In an industry that requires compelling characters, this is a category that carries similar prestige to the in-ring performer. The best character will have a unique gimmick that they never stray from on-camera and that advances storylines in a qualitative way. For me, the top performer in this category this year is new Ring of Honor champion Dalton Castle. Castle has created a character that combines power wrestling with undertones of questionable sexuality and has gotten the gimmick over in a way that even Adrian Adonis could only have dreamed of. I found myself initially cringing at this gimmick (and the possible stereotype problems it could have turned into), but I have come to embrace it as has most of the ROH fan base.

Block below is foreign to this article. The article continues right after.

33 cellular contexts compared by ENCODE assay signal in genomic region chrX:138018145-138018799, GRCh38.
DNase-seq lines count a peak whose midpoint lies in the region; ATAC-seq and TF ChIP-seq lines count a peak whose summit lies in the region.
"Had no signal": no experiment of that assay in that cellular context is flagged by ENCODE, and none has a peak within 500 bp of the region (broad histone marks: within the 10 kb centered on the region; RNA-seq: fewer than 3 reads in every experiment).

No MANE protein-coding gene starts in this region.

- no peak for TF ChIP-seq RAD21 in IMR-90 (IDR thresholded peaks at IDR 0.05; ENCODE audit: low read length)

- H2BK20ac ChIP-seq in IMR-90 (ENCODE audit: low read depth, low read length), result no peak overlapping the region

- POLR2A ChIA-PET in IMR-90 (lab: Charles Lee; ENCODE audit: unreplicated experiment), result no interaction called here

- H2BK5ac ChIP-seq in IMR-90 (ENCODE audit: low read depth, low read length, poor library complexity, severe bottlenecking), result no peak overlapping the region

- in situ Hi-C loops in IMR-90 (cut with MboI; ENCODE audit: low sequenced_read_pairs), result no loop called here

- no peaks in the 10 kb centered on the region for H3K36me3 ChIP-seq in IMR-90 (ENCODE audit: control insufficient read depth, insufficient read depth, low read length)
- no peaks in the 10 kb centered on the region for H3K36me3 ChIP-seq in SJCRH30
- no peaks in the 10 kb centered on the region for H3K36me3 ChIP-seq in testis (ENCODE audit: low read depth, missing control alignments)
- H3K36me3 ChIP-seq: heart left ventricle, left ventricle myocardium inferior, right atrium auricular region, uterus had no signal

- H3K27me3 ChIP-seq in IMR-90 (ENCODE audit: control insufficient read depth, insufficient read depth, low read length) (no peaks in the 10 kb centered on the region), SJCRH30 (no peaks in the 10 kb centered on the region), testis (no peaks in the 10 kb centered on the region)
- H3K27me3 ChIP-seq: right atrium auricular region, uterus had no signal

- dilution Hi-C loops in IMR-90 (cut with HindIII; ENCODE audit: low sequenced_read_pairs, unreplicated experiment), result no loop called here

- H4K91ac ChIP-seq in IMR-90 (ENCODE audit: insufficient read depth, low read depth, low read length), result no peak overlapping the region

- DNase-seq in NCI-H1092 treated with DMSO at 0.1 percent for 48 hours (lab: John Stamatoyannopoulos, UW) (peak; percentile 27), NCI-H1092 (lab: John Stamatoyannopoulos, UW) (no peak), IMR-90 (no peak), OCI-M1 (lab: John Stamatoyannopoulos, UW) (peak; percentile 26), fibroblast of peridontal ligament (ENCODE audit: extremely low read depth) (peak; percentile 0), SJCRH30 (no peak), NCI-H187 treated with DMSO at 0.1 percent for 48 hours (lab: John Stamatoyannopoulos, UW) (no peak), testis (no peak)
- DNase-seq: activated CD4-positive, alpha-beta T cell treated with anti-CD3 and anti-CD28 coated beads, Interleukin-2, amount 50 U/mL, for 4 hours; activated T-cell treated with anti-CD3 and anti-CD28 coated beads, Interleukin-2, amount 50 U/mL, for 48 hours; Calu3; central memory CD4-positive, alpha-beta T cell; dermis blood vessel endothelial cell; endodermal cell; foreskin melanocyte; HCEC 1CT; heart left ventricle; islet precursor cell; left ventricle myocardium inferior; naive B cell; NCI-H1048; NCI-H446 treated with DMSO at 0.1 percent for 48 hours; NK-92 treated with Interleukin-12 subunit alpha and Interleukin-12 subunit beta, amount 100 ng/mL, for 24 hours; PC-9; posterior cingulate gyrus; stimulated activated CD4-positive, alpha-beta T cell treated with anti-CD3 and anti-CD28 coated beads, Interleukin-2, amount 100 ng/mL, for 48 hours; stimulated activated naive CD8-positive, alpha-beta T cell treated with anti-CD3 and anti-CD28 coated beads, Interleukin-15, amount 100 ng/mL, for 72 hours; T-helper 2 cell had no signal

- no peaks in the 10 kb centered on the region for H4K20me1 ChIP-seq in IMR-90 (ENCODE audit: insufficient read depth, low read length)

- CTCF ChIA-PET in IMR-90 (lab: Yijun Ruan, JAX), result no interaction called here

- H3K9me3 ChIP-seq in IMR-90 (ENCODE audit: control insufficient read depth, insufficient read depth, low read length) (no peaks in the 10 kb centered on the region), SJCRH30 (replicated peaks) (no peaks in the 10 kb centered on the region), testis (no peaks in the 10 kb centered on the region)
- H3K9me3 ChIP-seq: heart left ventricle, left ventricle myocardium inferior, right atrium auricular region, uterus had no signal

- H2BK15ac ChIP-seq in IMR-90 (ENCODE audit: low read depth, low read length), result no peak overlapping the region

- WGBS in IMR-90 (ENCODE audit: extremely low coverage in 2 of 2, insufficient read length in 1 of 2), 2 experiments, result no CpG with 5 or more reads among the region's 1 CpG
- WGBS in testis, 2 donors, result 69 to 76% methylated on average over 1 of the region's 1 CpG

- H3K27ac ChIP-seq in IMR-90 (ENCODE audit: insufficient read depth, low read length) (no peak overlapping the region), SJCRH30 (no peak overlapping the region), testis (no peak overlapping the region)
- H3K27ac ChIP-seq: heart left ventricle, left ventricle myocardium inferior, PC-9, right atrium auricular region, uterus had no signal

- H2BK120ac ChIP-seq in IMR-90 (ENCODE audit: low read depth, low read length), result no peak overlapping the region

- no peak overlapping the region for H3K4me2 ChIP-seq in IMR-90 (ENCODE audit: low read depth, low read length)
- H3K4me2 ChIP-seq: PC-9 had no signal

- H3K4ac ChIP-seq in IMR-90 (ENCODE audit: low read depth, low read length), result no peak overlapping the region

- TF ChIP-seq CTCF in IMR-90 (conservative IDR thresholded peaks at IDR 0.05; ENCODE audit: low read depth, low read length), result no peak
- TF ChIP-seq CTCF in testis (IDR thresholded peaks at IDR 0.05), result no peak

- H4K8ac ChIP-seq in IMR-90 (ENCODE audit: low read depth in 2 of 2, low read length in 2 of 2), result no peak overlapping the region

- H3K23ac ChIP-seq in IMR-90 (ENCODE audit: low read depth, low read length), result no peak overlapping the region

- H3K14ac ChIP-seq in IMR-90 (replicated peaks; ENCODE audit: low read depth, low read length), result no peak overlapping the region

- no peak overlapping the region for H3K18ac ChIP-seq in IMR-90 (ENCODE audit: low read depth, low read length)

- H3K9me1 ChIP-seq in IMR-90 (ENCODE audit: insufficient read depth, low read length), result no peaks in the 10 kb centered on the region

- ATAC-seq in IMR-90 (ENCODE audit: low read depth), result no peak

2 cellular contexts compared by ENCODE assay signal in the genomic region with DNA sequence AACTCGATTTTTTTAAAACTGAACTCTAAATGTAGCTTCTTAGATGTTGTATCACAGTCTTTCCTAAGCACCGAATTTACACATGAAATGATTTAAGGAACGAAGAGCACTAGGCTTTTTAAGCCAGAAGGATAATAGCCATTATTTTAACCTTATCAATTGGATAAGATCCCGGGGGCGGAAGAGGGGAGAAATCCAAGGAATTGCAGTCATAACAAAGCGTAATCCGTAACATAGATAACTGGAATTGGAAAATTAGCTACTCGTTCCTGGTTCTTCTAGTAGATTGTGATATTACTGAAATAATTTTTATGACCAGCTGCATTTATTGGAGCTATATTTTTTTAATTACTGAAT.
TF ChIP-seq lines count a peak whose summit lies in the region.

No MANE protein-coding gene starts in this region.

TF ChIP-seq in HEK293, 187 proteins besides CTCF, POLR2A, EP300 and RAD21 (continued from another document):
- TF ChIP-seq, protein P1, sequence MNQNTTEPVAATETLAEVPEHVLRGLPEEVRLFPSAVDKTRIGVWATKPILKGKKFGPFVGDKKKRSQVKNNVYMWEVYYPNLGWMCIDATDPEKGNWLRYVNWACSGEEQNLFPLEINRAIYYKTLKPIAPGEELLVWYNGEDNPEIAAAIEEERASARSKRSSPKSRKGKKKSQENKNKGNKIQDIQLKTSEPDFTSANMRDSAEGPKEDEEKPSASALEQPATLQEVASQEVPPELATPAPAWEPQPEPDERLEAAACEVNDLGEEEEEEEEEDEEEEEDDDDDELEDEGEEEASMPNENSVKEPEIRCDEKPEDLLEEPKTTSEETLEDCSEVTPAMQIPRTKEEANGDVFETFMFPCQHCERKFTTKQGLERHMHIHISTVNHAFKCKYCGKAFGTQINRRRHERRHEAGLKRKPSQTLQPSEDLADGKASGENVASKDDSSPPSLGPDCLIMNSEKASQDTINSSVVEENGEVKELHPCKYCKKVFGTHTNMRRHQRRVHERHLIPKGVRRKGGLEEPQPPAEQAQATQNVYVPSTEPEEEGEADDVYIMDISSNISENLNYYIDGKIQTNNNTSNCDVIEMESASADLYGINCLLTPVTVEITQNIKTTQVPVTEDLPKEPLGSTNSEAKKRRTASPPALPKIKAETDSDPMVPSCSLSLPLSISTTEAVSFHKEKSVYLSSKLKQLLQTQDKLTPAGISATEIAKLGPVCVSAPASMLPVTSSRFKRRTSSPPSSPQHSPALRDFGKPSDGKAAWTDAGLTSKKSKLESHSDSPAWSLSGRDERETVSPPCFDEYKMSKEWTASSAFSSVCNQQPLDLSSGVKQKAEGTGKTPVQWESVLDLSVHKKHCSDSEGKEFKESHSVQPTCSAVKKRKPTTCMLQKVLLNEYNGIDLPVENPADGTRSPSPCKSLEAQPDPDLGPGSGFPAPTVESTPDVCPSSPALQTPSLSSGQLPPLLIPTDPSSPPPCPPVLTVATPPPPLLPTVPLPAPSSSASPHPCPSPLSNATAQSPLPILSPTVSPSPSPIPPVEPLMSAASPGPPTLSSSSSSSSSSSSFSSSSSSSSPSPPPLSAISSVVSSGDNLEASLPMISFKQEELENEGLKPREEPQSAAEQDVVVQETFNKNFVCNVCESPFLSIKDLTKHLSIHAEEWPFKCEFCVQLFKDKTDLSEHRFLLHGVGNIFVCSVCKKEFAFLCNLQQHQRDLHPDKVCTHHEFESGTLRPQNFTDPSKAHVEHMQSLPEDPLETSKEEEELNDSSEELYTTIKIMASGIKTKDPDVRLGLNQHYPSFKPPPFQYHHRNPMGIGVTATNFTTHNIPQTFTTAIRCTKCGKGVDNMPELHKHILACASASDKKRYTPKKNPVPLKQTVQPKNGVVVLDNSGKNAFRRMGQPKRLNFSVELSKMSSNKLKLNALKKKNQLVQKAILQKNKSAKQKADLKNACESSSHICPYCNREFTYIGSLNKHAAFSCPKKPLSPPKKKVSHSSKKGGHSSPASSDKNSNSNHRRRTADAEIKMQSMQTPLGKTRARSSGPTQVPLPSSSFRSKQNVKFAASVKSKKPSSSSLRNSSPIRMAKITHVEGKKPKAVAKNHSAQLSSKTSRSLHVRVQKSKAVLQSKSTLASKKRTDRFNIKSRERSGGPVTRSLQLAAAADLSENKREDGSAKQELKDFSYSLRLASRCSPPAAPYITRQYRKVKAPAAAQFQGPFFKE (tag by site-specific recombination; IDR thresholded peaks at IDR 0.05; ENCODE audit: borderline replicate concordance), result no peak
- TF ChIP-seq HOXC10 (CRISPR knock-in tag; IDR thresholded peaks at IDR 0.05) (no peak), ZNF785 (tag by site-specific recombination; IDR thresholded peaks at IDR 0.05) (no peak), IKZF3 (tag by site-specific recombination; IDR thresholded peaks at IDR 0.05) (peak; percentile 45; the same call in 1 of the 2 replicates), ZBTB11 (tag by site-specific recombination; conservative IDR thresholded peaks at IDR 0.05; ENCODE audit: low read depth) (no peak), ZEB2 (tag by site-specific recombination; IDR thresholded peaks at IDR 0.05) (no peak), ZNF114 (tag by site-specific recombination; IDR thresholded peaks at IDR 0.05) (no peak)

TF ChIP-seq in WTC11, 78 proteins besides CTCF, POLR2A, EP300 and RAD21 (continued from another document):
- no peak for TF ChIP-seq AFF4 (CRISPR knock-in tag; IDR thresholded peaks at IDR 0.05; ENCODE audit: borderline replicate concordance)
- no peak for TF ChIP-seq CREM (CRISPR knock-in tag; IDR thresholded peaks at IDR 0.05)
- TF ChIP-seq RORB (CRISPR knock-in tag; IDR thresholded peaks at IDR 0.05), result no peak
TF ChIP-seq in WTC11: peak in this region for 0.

Honorable mentions: Aleister Black, Tetsayu Naito, Braun Strowman, Velveteen Dream, Cody
MATCH OF THE YEAR
I shall start this category with the honorable mentions and move into the winner. Tyler Bate and Pete Dunne clashed three times in 2017 for the WWE UK title, and all three were match of the year candidates. The in-ring talent of these two young men is amazing, and I hope we get to see more from them in 2018. At NXT Takeover: WarGames, Aleister Black and Velveteen Dream stole the show with an amazing match that also had a great storyline build. The match combined creativity, athleticism, and storytelling to put on perhaps the best match of the year in any WWE brand. As mentioned earlier, Kazuchika Okada has had several of the best matches of the year, including classics against Shibata and Omega. The match of the year is Okada vs. Omega at Dominion in June. This match wins the place of honor not only for the great ring work by the two combatants, but also for the unexpected finish (a 60-minute draw) and a sequence outside the ring that launched what may be the defining storyline of 2018 in NJPW, a possible split of the Bullet Club.